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Wednesday, February 22, 2012
Perspectives

Brazil: Managing the Oil Bonanza

The Chevron spill is being used to advance a political agenda that seeks to limit the role of foreign oil companies in Brazil, experts say. Aerial photo of vessel activity at the Frade Field taken Dec. 18, 2011. (Photo: Chevron)


Is
Brazil on track to manage its oil bonanza effectively?

 

BY LATIN AMERICA ADVISOR
Inter-American Dialogue 

 

As Brazil ramps up exploration and production in the pre-salt oilfields, the country has expectations of joining the ranks of the world's top four or five oil producers. A relatively minor spill at Chevron's Frade field, however, brought to light issues of environmental concern as well as questions about how such incidents would be handled. Is the country prepared with the right regulations to handle the mushrooming industry? What does the government's response to the Chevron spill mean for the development of the sector? Could the threat of large fines deter investment? Is the growing oil sector putting a significant strain on the country's resources? Is Maria das Graças Foster the right person to lead Petrobras during this period of growth?  


Cleveland M. Jones, professor and researcher at the National Institute of Oil and Gas at the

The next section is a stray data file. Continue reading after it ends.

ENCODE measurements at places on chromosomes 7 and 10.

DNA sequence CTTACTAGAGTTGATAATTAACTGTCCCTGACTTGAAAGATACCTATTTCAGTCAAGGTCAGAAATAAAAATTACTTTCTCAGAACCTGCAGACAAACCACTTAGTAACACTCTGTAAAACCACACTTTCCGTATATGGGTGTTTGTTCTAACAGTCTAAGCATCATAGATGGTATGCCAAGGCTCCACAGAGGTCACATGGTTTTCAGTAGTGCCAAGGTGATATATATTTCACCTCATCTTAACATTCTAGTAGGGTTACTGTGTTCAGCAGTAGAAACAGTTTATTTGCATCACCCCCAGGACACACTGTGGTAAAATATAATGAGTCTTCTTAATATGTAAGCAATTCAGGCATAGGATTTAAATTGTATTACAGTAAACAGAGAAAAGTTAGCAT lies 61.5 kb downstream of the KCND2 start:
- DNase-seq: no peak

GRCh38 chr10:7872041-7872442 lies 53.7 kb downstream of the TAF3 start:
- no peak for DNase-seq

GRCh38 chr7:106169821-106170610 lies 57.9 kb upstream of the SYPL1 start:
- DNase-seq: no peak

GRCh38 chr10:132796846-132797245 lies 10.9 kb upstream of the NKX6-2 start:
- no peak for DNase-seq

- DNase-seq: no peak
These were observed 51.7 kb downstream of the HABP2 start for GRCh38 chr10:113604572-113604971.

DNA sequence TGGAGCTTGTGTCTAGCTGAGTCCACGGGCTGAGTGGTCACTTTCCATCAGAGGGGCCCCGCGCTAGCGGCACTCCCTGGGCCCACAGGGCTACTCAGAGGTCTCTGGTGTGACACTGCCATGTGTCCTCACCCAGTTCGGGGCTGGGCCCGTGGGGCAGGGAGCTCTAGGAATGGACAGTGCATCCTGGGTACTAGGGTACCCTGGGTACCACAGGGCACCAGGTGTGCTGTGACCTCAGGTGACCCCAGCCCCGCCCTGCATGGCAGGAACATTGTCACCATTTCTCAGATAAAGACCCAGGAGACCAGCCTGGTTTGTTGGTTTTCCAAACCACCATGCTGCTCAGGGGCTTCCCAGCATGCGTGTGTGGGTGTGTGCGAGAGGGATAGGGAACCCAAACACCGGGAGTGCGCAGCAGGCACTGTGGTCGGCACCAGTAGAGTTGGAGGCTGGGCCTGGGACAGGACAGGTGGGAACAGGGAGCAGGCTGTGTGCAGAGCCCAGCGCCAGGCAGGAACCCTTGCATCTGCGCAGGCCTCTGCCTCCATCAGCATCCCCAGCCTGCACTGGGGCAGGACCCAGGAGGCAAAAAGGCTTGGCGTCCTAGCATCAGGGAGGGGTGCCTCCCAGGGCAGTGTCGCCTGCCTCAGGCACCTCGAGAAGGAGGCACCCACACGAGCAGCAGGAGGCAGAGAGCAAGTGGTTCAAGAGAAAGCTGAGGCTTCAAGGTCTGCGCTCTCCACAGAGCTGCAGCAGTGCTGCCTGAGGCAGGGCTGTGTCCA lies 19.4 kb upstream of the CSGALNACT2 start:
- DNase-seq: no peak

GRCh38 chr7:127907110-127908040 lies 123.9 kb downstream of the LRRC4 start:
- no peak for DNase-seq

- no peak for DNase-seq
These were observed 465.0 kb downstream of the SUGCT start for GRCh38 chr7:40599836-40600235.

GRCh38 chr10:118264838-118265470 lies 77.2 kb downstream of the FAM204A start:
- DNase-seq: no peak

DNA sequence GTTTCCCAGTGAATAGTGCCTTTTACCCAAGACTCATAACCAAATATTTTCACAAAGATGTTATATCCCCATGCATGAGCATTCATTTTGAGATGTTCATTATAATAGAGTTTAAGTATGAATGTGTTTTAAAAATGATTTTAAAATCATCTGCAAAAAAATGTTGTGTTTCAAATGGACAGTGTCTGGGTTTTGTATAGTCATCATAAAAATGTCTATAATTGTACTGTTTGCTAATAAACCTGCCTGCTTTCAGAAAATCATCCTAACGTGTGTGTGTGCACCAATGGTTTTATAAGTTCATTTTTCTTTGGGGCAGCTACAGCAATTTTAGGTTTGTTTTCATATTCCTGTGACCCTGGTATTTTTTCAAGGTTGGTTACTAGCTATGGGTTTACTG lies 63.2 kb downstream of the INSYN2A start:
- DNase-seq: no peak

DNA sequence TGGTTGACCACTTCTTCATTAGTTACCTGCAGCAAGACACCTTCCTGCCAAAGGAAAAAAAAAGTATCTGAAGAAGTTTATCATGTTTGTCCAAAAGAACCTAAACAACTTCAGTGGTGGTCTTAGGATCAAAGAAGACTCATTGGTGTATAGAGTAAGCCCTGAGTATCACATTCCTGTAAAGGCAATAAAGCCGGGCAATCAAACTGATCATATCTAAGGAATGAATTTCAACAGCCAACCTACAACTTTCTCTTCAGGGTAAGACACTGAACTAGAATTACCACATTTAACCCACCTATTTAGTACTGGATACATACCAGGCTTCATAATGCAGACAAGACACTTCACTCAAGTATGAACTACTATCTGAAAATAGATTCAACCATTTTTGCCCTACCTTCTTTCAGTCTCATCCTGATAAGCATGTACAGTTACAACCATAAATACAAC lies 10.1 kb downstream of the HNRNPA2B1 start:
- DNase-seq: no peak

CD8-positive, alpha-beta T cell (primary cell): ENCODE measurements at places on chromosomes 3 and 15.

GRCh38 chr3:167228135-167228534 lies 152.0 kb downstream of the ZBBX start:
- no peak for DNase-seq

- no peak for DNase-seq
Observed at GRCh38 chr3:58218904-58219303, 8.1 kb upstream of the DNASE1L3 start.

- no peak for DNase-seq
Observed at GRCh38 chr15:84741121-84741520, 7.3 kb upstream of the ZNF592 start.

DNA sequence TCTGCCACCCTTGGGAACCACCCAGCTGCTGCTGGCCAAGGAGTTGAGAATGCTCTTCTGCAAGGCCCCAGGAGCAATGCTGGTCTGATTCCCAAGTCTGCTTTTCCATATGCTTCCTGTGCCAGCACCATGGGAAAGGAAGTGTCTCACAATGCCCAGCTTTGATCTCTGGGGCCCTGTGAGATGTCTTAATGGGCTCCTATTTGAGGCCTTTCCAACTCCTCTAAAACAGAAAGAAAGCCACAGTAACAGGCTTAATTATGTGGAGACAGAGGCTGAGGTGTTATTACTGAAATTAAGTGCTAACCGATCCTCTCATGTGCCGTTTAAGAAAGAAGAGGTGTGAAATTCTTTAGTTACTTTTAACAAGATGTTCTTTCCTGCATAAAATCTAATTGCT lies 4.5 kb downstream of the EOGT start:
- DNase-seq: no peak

State University of Rio de Janeiro: The Chevron spill is being used to advance a political agenda that seeks to limit the role of foreign oil companies in Brazil. The government (read President Dilma Rousseff) knows that this path is dangerous and may compromise the future potential of Brazilian oil production, so this agenda will not be taken to the extreme as experienced in Venezuela, although the playing field will be skewed in favor of Petrobras. Because of the close relationship between the new president of Petrobras, Maria das Graças Foster, and President Rousseff, Petrobras and the entire Brazilian oil industry will see further politicization and government control, but that policy will not effectively bar foreign participation. Regardless, Brazil will become a major exporter of oil and refined products. Despite the political and managerial strength of both women, who will control the demagogic politicians from the government's political base of support and from Rousseff's Labor Party itself, which has so far stolen the show, the political risk in Brazil will rise. That increased risk will be translated into a cost which is not readily apparent, but will cost the country far more than any fines and compensation eventually obtained from Chevron. Uncertainty in relation to the legal and operating environment means that any new investments will be subject to higher required returns. The opportunity cost of projects not funded will hurt Brazil in its goal of developing the recent major oil discoveries in the most effective and efficient way, but clearly, political considerations matter more.